Canada Asks Its Court Whether Quebec Can Legally Just Walk Away

By Mark Clayton, writer of The Christian Science Monitor | The Christian Science Monitor, September 30, 1996 | Go to article overview

Canada Asks Its Court Whether Quebec Can Legally Just Walk Away


Mark Clayton, writer of The Christian Science Monitor, The Christian Science Monitor


The Canadian government is asking the nation's Supreme Court to rule whether Quebec can legally declare itself independent from the federation, as Quebec's separatist government argues.

Warning that the country could be thrown into chaos if Quebec one day declared independence unilaterally, Justice Minister Alan Rock told Parliament last Thursday that a ruling from the high court was desperately needed to clarify the issue for Quebeckers and all Canadians.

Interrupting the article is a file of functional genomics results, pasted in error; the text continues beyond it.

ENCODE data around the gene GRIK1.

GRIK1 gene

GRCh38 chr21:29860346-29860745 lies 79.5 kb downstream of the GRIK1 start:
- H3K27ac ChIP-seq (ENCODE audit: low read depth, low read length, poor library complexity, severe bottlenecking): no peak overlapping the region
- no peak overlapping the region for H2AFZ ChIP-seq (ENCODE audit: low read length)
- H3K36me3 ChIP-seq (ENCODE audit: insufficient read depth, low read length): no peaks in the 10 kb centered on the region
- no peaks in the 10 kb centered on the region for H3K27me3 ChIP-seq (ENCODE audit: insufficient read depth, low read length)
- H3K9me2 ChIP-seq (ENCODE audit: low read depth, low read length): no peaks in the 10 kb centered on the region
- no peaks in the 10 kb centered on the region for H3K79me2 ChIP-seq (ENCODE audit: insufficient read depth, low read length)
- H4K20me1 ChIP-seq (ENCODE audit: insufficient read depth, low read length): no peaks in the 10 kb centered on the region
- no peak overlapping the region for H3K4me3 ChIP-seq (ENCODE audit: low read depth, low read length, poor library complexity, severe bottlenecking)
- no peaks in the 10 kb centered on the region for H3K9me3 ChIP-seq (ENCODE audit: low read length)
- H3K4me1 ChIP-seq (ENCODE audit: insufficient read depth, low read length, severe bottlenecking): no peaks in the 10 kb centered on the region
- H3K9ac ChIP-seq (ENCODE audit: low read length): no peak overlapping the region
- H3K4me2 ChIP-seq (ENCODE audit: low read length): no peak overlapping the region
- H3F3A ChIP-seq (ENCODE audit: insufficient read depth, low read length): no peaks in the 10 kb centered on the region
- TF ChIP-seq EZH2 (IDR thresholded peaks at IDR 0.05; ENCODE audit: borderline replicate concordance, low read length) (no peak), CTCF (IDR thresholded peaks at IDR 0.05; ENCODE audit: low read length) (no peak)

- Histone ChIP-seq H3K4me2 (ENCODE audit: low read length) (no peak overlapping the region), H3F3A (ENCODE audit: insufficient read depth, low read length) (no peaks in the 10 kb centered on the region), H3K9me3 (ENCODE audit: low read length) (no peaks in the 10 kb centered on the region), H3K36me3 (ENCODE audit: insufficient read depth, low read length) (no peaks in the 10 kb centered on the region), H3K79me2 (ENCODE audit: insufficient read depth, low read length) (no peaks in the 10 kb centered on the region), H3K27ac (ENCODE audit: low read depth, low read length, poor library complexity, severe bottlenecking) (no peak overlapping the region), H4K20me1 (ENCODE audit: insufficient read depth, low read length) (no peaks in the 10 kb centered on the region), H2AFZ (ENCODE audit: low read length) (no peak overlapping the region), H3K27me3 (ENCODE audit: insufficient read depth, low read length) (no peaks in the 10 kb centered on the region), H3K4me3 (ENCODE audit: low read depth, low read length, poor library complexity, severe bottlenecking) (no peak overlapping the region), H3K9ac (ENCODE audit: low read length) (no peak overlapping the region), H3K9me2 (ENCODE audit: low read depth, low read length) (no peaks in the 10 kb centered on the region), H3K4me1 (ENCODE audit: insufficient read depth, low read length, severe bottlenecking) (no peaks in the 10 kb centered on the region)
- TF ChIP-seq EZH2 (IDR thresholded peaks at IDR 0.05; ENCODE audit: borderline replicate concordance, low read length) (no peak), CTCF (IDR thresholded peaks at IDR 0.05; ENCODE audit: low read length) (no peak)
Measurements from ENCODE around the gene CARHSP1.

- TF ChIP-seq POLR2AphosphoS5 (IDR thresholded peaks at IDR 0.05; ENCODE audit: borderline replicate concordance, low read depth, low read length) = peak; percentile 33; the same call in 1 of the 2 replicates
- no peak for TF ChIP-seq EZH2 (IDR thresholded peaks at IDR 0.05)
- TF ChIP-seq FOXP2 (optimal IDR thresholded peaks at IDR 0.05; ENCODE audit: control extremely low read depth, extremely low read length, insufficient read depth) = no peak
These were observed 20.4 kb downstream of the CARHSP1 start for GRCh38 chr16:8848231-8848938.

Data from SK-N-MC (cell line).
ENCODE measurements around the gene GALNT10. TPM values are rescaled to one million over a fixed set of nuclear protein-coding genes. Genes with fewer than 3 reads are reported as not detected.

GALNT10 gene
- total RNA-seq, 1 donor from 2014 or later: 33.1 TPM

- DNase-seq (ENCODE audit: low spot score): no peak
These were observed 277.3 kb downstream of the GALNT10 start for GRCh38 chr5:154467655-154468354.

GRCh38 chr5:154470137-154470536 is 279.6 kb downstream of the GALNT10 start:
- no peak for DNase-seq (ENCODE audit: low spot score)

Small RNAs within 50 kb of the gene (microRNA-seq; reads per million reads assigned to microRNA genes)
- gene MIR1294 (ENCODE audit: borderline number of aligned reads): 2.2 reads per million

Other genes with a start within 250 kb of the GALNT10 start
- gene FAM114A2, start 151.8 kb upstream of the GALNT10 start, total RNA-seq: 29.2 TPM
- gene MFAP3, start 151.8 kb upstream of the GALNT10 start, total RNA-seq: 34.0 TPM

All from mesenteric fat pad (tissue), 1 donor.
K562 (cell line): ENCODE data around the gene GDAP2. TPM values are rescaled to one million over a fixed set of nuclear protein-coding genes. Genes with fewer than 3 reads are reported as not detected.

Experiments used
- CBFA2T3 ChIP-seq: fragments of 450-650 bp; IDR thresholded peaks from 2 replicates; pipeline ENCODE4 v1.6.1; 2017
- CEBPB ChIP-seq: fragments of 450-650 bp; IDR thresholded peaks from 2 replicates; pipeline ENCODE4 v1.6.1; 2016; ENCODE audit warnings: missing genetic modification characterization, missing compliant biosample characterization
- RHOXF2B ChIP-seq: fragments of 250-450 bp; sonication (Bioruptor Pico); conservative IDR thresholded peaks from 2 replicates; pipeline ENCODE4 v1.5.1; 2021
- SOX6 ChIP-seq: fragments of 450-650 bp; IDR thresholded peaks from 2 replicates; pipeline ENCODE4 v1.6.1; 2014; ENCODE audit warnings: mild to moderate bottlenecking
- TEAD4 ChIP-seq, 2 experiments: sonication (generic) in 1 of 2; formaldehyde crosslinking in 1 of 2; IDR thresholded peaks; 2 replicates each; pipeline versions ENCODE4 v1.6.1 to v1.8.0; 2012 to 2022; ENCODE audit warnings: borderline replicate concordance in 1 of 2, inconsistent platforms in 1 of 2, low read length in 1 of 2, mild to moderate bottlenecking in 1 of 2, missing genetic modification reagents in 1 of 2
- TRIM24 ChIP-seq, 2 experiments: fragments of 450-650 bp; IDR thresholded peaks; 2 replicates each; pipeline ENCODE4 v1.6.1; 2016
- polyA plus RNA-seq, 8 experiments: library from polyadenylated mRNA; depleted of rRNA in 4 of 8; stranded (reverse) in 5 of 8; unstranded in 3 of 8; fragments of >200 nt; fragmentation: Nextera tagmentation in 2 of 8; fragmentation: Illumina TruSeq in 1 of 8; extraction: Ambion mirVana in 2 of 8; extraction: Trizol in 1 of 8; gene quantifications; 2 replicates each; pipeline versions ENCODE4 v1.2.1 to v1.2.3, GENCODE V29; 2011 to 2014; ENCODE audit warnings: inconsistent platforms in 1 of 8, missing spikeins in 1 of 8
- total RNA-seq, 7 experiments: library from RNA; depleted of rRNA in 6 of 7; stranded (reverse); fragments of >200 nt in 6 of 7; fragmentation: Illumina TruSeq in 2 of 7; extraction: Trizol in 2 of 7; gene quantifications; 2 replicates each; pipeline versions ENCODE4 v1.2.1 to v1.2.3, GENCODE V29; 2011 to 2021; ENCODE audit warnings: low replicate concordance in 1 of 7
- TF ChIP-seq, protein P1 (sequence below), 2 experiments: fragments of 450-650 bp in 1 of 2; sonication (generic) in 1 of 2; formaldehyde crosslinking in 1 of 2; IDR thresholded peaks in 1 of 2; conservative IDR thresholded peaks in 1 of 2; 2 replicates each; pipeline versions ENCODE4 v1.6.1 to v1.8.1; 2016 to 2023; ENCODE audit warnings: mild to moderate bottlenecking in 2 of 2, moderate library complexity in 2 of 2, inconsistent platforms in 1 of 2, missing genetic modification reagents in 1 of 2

"This issue is of enormous significance," Mr. Rocks said. A declaration of independence "would undermine political stability, interrupt the prevailing order, and cast into doubt the interests and the rights of Quebeckers and all Canadians," he said. Quebec separatist Premier Lucien Bouchard immediately dismissed the move as politically motivated and meaningless, and said Quebec would boycott the proceedings by not arguing its side of the case. "There is only one tribunal that will decide Quebec's political future - that is the Quebec people," Mr. Bouchard told reporters in Quebec City. Under Canadian law, the federal government has the right to seek legal opinions on important issues from the nine-member Supreme Court. But it will be only the 75th time in history such an opinion has been sought. The ruling will be one of the most important in the court's history. And Prime Minister Jean Chretien's decision to proceed in this legal arena is a critical strategic change in the decades-long battle to keep Quebec within Canada, analysts say. "This is the first time the government of Canada has ever admitted that the question of separation is to be contemplated seriously," says Hugh Thorburn, a political scientist at Queen's University in Kingston, Ontario. "The government's approach has always been: 'This is a crazy idea, and people will get over it....' Now they're saying: 'This is serious.' " Quebeckers voted in a referendum last October to remain part of Canada, but by only the slimmest of majorities: less than one percentage point. That near miss emboldened separatists, dismayed federalists, and led to Bouchard's ascension to power earlier this year as provincial premier and leader of the separatist Parti Quebecois. Rock's legal challenge comes now, he says, because assertions that Canadian law and the federal Constitution do not apply to Quebec's self-determination have been growing in intensity. A Quebec court case this spring challenged Quebec's right to secede. Lawyers for Quebec's government argued for the first time that Canadian law had no relevance to the issue of secession. …

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